Pope Francis Says Freedom Of Speech Has ‘Limits,’ Gets It Wrong Again

Justin Haskins Heartland Institute
Published January 18, 2015

Just two weeks after reports surfaced that Pope Francis plans to put significant pressure on global leaders to fight what he believes to be manmade, imminent global warming, the leader of the world’s largest church is receiving strong and worthy criticism from conservatives again — this time for suggesting there is a “limit” to freedom of speech in wake of the Paris attacks on magazine Charlie Hebdo.

According to the Associated Press’ Nicole Winfield, Francis responded to questions about the Paris attacks and the notorious cartoons and satirical articles published by Charlie Hebdo that inspired them, saying, “You cannot provoke. You cannot insult the faith of others. You cannot make fun of the faith of others.”

“There are so many people who speak badly about religions or other religions, who make fun of them, who make a game out of the religions of others,” Pope Francis said. “They are provocateurs. … There is a limit.”

France apparently agrees. According to CNN, French comic Dieudonné M’bala M’bala now faces up to seven years in prison for posting a Facebook comment in wake of the terrorist attack. He allegedly wrote “Je suis Charlie Coulibaly,” a combination of a popular French phrase in support of Charlie Hebdo and the last name of one of the attackers. M’bala has a history of making anti-Semitic remarks, and the French government is now claiming he should be charged with publicly supporting terrorism.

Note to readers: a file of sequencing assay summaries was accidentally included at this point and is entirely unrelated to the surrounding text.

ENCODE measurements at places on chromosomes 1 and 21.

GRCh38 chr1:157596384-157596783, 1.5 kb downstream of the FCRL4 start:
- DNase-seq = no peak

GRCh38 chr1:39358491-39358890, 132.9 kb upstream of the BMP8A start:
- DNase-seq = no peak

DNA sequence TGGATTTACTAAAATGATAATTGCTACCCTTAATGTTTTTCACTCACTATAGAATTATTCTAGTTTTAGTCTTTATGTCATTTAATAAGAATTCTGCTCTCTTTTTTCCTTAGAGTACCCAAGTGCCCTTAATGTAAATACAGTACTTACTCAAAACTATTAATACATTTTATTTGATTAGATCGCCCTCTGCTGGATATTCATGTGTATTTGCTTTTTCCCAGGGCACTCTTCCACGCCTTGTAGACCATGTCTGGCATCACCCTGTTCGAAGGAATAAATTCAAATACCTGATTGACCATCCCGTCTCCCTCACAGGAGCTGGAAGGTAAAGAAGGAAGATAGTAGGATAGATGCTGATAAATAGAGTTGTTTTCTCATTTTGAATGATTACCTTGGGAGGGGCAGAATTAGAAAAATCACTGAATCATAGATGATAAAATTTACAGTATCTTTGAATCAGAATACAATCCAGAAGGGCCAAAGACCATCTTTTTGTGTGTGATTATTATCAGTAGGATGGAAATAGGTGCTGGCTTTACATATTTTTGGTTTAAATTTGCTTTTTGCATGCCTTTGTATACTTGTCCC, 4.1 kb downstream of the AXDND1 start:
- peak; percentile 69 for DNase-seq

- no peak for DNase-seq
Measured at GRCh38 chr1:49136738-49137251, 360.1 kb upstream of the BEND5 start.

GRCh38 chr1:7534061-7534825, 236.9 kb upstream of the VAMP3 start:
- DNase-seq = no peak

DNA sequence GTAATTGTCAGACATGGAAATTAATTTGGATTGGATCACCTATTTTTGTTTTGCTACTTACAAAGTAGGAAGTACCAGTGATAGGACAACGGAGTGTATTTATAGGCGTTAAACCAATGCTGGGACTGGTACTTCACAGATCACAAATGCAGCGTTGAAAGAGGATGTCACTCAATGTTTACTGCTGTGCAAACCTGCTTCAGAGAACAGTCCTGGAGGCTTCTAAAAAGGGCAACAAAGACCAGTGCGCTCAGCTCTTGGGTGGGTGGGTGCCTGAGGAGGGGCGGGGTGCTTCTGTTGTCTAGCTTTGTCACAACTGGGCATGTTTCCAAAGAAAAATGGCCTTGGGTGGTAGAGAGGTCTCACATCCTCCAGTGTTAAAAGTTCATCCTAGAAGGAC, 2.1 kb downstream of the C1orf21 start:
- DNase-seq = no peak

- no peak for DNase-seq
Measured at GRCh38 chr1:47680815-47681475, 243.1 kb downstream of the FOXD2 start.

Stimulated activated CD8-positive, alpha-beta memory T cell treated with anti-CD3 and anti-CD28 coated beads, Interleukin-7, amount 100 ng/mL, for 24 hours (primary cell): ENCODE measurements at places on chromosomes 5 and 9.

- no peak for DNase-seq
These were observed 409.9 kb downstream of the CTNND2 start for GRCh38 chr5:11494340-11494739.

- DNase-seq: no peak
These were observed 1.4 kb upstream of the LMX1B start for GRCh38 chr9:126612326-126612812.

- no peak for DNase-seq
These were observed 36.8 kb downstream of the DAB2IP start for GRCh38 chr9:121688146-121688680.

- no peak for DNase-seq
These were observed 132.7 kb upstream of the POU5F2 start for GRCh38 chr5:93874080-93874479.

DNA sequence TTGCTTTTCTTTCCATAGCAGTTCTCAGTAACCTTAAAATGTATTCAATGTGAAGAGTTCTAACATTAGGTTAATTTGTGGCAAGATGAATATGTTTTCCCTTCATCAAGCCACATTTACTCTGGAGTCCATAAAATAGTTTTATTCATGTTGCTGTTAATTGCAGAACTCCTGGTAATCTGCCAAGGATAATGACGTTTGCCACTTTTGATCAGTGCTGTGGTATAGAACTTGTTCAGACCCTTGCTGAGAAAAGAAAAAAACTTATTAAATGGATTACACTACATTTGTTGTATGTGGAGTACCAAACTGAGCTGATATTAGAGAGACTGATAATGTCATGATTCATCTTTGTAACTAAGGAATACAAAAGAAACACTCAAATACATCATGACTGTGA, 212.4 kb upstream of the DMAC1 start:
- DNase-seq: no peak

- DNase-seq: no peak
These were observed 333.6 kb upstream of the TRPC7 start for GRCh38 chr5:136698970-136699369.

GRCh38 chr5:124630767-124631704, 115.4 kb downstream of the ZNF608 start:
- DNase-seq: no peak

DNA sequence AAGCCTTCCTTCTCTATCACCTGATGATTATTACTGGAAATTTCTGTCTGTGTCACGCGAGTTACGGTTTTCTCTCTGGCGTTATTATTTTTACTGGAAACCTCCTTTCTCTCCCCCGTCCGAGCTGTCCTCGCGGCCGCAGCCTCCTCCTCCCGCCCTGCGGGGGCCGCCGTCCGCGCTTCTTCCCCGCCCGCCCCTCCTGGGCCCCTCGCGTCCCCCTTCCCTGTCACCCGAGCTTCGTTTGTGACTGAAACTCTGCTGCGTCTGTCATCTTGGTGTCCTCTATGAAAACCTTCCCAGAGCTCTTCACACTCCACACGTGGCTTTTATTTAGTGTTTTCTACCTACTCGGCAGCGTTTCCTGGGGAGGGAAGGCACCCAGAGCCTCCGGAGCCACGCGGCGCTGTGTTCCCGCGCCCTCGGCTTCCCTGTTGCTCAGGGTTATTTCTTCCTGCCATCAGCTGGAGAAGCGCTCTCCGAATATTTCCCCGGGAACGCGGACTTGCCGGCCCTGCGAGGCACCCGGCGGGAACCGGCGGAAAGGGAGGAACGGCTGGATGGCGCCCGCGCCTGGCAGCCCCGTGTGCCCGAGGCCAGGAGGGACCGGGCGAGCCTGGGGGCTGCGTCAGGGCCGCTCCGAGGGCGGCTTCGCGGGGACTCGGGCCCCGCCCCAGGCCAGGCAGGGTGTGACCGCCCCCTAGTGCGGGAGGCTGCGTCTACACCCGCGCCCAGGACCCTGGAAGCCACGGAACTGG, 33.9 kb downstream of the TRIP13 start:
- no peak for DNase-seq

What the pope and the French do not understand is that freedom of speech is not the problem; radical Islamism mixed with violence is. This is not to say Charlie Hebdo‘s disgusting jokes and cartoons about the religious beliefs of others were moral, but the idea that freedom should be limited whenever there is a chance deeply held beliefs could be “insulted” is an idea far more dangerous to a free society than anything cowardly terrorists could ever do. 

If Francis is correct and speech ought to be limited, who gets to decide what permissible language is and what it isn’t? Which “moral” government agency decides which commentaries are too shocking or insulting?

The logical end result of Pope Francis’s comments is the majority population subjugating minority groups to whatever standards the majority determines acceptable. The pontiff can praise the virtues of liberty all he wants, but if he doesn’t support putting liberty into practice, his voice will ultimately be used to oppose freedom.

Pope Francis’s comments come just hours after Al Qaeda in the Arabian Peninsula (AQAP) claimed responsibility for the terrorist attack on Charlie Hebdo that took the lives of 12 people. The organization says plans for the attacks had been in the works for several years, and that they were motivated by France’s “crimes” against Muslims. AQAP did not claim responsibility for a second attack on a kosher grocery store in Paris.

The “limits” on speech the pontiff seems to be suggesting, which may be nothing more than society choosing not to tolerate offensive organizations like Charlie Hebdo, is precisely what Al Qaeda and other radicals want: to create an environment where people are afraid to speak freely.

If freedom of speech is abridged — even if it’s only limited by society and not by some sort of legal restraint from the government — and other potentially offensive behaviors are forbidden as an overreaction to the horrific attacks on Charlie Hebdo, the terrorists win. French society will become slaves to whatever politically correct fad comes next, and the voice of the minority will slowly and surely be drowned out by popular waves of emotion and irrational attacks on liberty.


[Originally published at the Daily Caller]